Law Office of Lainey Feingold

Posted November 5th, 2009 by Blair Millen

Visit Law Office of Lainey Feingold site Law Office of Lainey Feingold, the business site of disability rights lawyer Lainey Feingold, was designed by Mike Cherim specifically to conform to the level of AAA under the WCAG 2.0. And having already officially achieved this status, there was hope we might have our first Timeless Universal Design Award on our hands!

The site is built on a customised WordPress platform and, in terms of web accessibility, it’s clearly a great piece of work with obvious care and attention paid to:

  • Semantic markup
  • JavaScript that degrades gracefully
  • Keyboard accessibility
  • Compatibility with a wide range of browsers and assistive software
  • A design that is still eminently usable without images

And there’s plenty of nice touches for site visitors, like focus styling, page summaries and visual tools (i.e. alternative style sheets). We are especially impressed by the exemplary heading structure across the site and the design’s liquid layout. Another nice touch is the fact when the “Remove all backgrounds” widget is clicked, its text immediately changes to “Restore all backgrounds”. A definite plus point for widget usability.

Digging deeper though, a few niggly issues begin to surface. For example, the content link colour has a contrast of only 5.2:1, which falls well below the 7:1 required for anything other than large text by WCAG 2.0 (SC 1.4.6). The checkbox-style navigation poses potential confusion with the greyed-out visited links looking disabled and unclickable. And what about the breadcrumb trail overlapping the border image? In short, it’s this lack of attention to the fine details that lets the site down.

The use of language throughout the site is another contentious issue. Section headings in the navigation, like “Categories” or “Archives”; are not descriptive enough. Perhaps “News and Articles” and “Settlement Agreements” would have introduced more meaning and better usability? And, handy as they are, the list of Page Tools are poorly labelled; rather than clearly state what they are, we’re given representative terms instead: e.g. “Basic Page Theme”. What’s “basic”? It’s actually high-contrast, large type.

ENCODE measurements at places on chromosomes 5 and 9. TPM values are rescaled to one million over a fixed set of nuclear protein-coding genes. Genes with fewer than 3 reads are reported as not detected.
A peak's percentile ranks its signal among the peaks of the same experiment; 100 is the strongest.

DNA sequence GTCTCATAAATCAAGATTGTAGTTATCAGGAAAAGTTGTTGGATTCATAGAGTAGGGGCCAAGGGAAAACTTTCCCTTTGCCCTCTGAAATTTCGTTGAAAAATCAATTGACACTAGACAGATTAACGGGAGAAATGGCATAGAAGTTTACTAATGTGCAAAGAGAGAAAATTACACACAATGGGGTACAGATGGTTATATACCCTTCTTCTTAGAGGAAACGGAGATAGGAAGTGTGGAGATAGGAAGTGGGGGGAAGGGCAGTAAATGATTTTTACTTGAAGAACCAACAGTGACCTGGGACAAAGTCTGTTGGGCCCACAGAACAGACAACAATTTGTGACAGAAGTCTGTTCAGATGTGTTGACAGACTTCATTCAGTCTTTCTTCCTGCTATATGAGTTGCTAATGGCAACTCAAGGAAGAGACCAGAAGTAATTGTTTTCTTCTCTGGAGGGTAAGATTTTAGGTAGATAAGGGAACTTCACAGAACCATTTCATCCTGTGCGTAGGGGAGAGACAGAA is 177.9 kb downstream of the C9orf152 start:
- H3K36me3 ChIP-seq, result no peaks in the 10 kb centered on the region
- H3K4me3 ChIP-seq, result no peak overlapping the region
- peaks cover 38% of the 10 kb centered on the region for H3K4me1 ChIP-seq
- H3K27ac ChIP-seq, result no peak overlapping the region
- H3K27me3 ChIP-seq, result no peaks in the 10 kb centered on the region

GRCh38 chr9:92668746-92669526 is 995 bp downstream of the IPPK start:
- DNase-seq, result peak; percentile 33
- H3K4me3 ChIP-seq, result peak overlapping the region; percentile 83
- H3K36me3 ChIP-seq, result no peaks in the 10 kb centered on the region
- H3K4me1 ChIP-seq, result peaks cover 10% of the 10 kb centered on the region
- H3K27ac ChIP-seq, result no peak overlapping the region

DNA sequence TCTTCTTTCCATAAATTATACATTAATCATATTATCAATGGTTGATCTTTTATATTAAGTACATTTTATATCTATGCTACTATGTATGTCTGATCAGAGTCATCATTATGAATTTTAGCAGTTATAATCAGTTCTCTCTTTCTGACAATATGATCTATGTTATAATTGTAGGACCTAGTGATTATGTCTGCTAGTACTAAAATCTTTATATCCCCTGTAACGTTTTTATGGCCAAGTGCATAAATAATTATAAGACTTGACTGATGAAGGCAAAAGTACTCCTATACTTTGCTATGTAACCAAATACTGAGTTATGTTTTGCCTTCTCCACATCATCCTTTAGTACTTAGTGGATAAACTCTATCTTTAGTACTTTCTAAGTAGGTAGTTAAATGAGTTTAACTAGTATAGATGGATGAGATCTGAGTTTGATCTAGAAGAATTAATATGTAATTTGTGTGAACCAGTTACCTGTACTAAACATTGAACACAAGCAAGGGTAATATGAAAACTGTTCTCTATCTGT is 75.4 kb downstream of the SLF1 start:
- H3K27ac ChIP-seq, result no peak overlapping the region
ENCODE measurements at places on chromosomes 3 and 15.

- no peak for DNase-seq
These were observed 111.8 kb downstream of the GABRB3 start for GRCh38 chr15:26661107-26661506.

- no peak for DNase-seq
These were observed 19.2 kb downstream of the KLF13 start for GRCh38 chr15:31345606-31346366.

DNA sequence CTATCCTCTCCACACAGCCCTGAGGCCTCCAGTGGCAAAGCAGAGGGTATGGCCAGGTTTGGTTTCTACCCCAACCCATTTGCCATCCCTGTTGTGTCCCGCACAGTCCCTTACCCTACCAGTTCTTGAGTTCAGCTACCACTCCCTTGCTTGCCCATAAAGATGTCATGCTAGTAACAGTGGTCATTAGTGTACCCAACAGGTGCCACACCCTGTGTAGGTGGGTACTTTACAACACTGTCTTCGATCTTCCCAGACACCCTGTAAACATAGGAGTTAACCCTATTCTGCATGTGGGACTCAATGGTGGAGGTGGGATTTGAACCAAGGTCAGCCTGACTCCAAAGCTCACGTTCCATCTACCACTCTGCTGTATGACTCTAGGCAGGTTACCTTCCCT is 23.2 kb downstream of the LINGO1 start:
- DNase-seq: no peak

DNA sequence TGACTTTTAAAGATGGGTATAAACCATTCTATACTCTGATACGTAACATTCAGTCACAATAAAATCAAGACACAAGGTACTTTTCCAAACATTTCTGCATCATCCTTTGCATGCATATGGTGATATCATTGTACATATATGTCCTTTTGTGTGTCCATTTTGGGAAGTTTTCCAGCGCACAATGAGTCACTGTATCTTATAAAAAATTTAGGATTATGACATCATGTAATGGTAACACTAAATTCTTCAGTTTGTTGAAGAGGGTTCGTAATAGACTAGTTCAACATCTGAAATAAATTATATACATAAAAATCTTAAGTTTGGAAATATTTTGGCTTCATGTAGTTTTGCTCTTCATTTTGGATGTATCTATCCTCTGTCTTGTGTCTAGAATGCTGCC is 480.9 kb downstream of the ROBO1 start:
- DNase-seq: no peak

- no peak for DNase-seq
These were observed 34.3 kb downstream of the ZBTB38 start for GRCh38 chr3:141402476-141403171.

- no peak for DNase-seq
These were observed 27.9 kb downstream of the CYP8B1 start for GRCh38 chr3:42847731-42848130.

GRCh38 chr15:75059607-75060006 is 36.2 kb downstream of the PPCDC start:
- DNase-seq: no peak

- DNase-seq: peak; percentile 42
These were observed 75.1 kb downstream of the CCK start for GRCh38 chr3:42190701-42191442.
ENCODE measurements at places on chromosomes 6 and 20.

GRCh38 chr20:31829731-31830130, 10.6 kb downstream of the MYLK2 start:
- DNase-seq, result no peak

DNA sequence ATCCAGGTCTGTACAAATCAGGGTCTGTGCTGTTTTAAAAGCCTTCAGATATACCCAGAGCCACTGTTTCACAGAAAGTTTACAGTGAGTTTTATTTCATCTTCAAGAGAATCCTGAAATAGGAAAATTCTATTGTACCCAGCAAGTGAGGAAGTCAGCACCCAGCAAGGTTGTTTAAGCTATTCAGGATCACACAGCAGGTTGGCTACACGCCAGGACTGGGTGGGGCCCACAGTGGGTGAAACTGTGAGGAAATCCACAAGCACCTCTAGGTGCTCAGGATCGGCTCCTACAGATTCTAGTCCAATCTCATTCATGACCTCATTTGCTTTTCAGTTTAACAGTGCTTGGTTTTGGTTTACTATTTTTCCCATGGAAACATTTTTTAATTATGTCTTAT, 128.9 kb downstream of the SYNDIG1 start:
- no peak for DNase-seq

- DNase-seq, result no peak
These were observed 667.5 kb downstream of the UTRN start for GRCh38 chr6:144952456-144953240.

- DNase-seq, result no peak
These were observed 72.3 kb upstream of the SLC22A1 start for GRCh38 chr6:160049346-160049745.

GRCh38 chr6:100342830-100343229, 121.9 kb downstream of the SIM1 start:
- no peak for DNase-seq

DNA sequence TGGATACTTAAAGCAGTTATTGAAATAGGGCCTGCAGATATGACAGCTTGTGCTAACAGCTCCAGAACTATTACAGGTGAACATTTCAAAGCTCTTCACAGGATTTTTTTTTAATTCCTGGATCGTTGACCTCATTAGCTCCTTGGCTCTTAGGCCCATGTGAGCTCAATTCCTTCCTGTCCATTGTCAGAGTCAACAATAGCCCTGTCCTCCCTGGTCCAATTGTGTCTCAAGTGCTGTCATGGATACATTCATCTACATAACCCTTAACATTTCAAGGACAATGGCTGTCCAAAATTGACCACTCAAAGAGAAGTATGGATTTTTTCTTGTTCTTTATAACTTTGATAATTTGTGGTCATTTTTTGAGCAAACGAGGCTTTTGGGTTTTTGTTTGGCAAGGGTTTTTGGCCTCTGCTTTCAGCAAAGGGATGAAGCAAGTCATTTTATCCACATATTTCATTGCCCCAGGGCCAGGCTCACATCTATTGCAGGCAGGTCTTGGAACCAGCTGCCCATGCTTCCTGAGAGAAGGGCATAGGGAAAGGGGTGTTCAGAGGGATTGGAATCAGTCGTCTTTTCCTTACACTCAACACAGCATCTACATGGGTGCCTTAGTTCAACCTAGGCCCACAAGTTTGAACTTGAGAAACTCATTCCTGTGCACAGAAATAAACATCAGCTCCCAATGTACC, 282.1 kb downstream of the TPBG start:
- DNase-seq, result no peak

Finally: the visual design. The colours are sombre and fitting for a corporate site but there‚Äôs just no wow factor. That said, it does not detract from this site’s sheer quality or its AAA achievement. Definitely a site that could - and should - be used as an example of accessible design. Web design students… start taking notes.

Following review, the Law Office of Lainey Feingold site was judged eligible for an Award Level of “Quality Universal”. Congratulations, Mike!


9 Responses to: “Law Office of Lainey Feingold”

  1. Mike Cherim responds:
    Posted: November 5th, 2009 at 4:24 pm

    Thanks guys. Certainly a very thorough, and I think fair, review. I must admit the short headings and navigation texts you mentioned are all me. I hate long ones that wrap. It’s a personal thing, but the clean visual appearance of one or two short words instead of full blown — albeit descriptive — text appeals to the designer inside me. I don’t have an issue with the breadcrumb position. It’s not an oversight. It was intentional, that’s why it fades out almost completely. I tried moving it out but I didn’t like it as much. Sorry you don’t like that one, lol. Regarding the content link color… I don’t know what to say. I thought that so many folks, myself included, looked at that stuff for the whole “official” thing with the WAI I am shocked and saddened it appears that’s an oversight. I could have sworn we checked that! I will have to pick a darker color if Lainey wants me to. (That’ll be on me, Lainey.)